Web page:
This is a TED video from 2001 when John Wooden was ninety-one.
In one of the many obituaries written to celebrate John Wooden’s life, Peter Kerasotis notes that:
In 1948, when Wooden accepted UCLA’s head coaching job, he did so after he thought that Minnesota, which was his first choice for a head job, didn’t get back with him. It turns out, though, that bad weather had downed phone lines, which prevented Minnesota’s officials from contacting him. When they finally did, and offered him a job, Wooden had already told UCLA yes, and he couldn’t go back on his word.
In another Bill Dwyre observes of an event a decade ago:
He got a call recently from somebody who wanted a copy of his new book, “WOODEN: A Lifetime of Observations and Reflections On and Off the Court.” The caller said he needed the book right away, so Wooden got one off the shelf, stuffed some padding in the envelope, packaged it up, taped it shut and went out and mailed it. The man had given Wooden a collect Federal Express number, but Wooden fretted that sending the book that way would be much too costly for the caller. It never occurred to him that few Hall of Fame sports figures prepare mailings for strangers.
Bill Dwyre concludes his reminiscences thus:
On Oct. 14, 2000, he will be 90 years old. Yet he walks me out, shuffling alongside and making sure the gate is open and that I can find my way comfortably. My comfort is his. As I drive away, I remember something he told me weeks ago, a quote from Mother Teresa that he found meaningful: “A life not lived for others is not a life.” And I find myself wondering if there really is another one like him out there, or if this really is as good as it gets.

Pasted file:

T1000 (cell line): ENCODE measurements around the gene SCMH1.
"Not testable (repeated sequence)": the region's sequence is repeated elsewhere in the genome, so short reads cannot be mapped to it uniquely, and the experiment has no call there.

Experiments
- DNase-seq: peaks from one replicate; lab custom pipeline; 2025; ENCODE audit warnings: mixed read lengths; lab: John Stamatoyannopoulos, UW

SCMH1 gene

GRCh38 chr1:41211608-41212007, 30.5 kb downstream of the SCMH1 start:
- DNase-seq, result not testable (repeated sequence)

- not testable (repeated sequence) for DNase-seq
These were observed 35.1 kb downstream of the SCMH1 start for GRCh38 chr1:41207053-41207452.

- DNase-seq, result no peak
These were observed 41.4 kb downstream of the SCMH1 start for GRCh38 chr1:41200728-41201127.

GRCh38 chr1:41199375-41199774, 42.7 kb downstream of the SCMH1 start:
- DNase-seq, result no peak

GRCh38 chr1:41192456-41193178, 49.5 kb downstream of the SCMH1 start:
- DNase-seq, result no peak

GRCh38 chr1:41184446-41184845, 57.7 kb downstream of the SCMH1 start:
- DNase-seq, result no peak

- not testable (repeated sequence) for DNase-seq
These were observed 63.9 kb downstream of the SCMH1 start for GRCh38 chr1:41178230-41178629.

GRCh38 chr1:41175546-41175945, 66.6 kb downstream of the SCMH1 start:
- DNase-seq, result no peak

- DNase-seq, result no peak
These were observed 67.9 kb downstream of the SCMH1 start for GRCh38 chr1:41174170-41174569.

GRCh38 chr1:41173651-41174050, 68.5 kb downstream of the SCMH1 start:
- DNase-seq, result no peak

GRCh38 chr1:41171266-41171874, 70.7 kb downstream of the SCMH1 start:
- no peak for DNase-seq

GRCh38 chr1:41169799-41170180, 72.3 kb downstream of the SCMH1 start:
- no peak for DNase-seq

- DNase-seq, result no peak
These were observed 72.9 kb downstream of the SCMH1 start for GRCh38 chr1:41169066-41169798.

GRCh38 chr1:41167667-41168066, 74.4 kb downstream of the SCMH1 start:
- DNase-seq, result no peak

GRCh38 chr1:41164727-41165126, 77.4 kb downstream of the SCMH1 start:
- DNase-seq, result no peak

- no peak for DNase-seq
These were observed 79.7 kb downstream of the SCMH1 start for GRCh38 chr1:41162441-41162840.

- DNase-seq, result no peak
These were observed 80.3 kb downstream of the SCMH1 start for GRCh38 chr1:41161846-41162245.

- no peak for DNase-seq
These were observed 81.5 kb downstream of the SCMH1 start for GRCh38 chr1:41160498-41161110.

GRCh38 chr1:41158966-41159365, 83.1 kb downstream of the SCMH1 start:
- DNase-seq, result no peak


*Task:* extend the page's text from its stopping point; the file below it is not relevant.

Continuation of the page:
There are many Coach Wooden stories celebrated in the last week. Many of these are pervaded by his humanity and his profound commitment to education. Mike Krzyzewski‘s eloquence seems to have captured many people’s thoughts:
Today, we’ve lost a giant in all of sport with the passing of Coach Wooden. Quite likely, his accomplishments as a college basketball coach will never be matched. Neither will the impact he had on his players or the greater basketball community. Many have called Coach Wooden the ‘gold standard’ of coaches. I believe he was the ‘gold standard’ of people and carried himself with uncommon grace, dignity and humility. Coach Wooden’s name is synonymous with excellence, and deservedly so. He was one of the great leaders – in any profession – of his generation. We are blessed that the sport of basketball benefitted from his talents for so long. Coach Wooden and his wisdom will be sorely missed.